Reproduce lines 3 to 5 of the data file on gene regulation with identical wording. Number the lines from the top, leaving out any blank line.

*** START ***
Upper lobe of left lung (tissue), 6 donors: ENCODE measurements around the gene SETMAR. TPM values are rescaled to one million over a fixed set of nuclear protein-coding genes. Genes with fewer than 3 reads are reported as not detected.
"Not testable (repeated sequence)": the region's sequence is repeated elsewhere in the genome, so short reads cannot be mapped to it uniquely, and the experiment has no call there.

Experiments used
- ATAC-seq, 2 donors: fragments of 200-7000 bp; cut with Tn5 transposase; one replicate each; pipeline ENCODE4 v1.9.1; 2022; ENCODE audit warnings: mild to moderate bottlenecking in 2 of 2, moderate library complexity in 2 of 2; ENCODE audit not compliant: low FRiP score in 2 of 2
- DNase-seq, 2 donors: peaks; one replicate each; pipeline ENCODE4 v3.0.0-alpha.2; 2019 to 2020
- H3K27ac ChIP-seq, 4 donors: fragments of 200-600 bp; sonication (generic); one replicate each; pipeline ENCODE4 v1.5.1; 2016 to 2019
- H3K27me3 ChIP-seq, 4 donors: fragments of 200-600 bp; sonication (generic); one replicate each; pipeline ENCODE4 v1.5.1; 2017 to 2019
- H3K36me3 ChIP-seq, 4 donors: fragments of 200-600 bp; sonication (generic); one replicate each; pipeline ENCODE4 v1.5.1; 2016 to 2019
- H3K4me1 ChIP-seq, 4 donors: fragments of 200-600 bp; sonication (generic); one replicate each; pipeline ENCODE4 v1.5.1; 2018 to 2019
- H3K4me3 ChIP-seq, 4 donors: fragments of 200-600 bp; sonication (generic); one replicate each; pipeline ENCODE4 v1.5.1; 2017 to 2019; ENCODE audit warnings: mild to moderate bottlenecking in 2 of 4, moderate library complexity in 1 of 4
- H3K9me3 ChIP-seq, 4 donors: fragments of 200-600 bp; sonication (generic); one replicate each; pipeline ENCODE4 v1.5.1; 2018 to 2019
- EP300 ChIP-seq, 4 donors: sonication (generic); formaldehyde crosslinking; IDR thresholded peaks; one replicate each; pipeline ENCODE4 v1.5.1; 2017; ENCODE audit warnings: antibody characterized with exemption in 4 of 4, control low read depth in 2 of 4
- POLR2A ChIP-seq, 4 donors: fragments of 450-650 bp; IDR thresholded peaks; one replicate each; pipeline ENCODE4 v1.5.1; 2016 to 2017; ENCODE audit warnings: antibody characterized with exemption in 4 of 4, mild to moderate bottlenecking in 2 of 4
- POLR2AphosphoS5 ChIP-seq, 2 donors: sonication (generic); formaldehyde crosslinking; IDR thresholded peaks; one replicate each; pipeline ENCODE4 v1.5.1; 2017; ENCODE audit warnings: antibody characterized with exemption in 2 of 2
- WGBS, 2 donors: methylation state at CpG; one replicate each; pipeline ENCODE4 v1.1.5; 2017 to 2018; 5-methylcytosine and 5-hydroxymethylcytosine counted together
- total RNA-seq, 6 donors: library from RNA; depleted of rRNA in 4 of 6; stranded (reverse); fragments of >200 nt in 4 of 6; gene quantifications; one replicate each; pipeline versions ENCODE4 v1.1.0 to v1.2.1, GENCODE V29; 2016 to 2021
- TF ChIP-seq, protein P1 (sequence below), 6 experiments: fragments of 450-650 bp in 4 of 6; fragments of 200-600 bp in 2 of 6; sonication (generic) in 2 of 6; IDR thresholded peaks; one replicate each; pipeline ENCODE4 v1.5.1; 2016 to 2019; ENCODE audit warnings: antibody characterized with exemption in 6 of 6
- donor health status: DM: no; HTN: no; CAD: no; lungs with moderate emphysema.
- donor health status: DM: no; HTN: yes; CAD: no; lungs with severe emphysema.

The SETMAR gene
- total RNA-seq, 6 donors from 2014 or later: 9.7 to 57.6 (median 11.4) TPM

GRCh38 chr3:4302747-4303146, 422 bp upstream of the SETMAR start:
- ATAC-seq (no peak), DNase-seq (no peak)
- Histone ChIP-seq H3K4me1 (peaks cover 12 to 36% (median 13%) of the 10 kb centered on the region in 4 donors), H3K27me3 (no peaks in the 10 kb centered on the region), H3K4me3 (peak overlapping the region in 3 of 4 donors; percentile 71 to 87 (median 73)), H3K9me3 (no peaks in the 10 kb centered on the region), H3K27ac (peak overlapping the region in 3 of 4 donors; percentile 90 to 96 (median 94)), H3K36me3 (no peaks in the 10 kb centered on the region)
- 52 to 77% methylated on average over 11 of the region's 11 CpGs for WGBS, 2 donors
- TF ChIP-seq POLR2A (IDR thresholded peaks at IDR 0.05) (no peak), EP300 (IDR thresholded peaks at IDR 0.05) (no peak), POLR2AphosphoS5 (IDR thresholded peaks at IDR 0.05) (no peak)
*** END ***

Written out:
Experiments used
- ATAC-seq, 2 donors: fragments of 200-7000 bp; cut with Tn5 transposase; one replicate each; pipeline ENCODE4 v1.9.1; 2022; ENCODE audit warnings: mild to moderate bottlenecking in 2 of 2, moderate library complexity in 2 of 2; ENCODE audit not compliant: low FRiP score in 2 of 2
- DNase-seq, 2 donors: peaks; one replicate each; pipeline ENCODE4 v3.0.0-alpha.2; 2019 to 2020